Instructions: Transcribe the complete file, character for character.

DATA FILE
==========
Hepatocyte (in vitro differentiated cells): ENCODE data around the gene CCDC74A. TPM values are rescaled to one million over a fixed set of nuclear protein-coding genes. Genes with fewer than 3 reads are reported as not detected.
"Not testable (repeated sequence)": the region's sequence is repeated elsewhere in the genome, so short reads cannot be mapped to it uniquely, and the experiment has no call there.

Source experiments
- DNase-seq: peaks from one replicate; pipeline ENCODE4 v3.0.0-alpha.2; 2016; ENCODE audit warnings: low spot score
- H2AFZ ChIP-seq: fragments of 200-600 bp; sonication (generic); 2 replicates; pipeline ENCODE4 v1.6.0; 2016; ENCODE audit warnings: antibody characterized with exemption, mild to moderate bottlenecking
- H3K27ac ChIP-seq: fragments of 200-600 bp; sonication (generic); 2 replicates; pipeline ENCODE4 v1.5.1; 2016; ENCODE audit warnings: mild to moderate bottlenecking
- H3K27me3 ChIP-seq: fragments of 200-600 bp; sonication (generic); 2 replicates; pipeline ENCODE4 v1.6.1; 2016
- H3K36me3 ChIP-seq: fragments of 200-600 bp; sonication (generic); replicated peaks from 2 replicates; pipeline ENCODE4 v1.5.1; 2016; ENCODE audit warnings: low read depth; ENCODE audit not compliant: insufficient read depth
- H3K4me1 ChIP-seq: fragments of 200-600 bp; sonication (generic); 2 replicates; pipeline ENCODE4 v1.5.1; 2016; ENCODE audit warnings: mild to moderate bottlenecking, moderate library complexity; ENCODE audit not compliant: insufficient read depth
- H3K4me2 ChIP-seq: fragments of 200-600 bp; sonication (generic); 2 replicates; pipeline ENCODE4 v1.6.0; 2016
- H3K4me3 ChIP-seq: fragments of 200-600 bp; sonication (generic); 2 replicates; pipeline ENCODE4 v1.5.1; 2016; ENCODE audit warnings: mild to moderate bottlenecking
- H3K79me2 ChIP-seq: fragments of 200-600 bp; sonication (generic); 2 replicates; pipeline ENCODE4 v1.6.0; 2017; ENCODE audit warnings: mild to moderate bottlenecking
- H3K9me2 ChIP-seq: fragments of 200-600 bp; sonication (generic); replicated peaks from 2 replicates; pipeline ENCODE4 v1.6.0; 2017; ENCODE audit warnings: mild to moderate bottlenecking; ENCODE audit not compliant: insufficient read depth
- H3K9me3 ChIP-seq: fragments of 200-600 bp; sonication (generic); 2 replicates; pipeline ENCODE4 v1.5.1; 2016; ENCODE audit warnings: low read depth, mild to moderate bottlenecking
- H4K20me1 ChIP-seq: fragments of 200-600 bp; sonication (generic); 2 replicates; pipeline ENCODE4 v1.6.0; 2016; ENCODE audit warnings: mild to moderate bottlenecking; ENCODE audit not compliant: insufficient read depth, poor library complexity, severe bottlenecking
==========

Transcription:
Hepatocyte (in vitro differentiated cells): ENCODE data around the gene CCDC74A. TPM values are rescaled to one million over a fixed set of nuclear protein-coding genes. Genes with fewer than 3 reads are reported as not detected.
"Not testable (repeated sequence)": the region's sequence is repeated elsewhere in the genome, so short reads cannot be mapped to it uniquely, and the experiment has no call there.

Source experiments
- DNase-seq: peaks from one replicate; pipeline ENCODE4 v3.0.0-alpha.2; 2016; ENCODE audit warnings: low spot score
- H2AFZ ChIP-seq: fragments of 200-600 bp; sonication (generic); 2 replicates; pipeline ENCODE4 v1.6.0; 2016; ENCODE audit warnings: antibody characterized with exemption, mild to moderate bottlenecking
- H3K27ac ChIP-seq: fragments of 200-600 bp; sonication (generic); 2 replicates; pipeline ENCODE4 v1.5.1; 2016; ENCODE audit warnings: mild to moderate bottlenecking
- H3K27me3 ChIP-seq: fragments of 200-600 bp; sonication (generic); 2 replicates; pipeline ENCODE4 v1.6.1; 2016
- H3K36me3 ChIP-seq: fragments of 200-600 bp; sonication (generic); replicated peaks from 2 replicates; pipeline ENCODE4 v1.5.1; 2016; ENCODE audit warnings: low read depth; ENCODE audit not compliant: insufficient read depth
- H3K4me1 ChIP-seq: fragments of 200-600 bp; sonication (generic); 2 replicates; pipeline ENCODE4 v1.5.1; 2016; ENCODE audit warnings: mild to moderate bottlenecking, moderate library complexity; ENCODE audit not compliant: insufficient read depth
- H3K4me2 ChIP-seq: fragments of 200-600 bp; sonication (generic); 2 replicates; pipeline ENCODE4 v1.6.0; 2016
- H3K4me3 ChIP-seq: fragments of 200-600 bp; sonication (generic); 2 replicates; pipeline ENCODE4 v1.5.1; 2016; ENCODE audit warnings: mild to moderate bottlenecking
- H3K79me2 ChIP-seq: fragments of 200-600 bp; sonication (generic); 2 replicates; pipeline ENCODE4 v1.6.0; 2017; ENCODE audit warnings: mild to moderate bottlenecking
- H3K9me2 ChIP-seq: fragments of 200-600 bp; sonication (generic); replicated peaks from 2 replicates; pipeline ENCODE4 v1.6.0; 2017; ENCODE audit warnings: mild to moderate bottlenecking; ENCODE audit not compliant: insufficient read depth
- H3K9me3 ChIP-seq: fragments of 200-600 bp; sonication (generic); 2 replicates; pipeline ENCODE4 v1.5.1; 2016; ENCODE audit warnings: low read depth, mild to moderate bottlenecking
- H4K20me1 ChIP-seq: fragments of 200-600 bp; sonication (generic); 2 replicates; pipeline ENCODE4 v1.6.0; 2016; ENCODE audit warnings: mild to moderate bottlenecking; ENCODE audit not compliant: insufficient read depth, poor library complexity, severe bottlenecking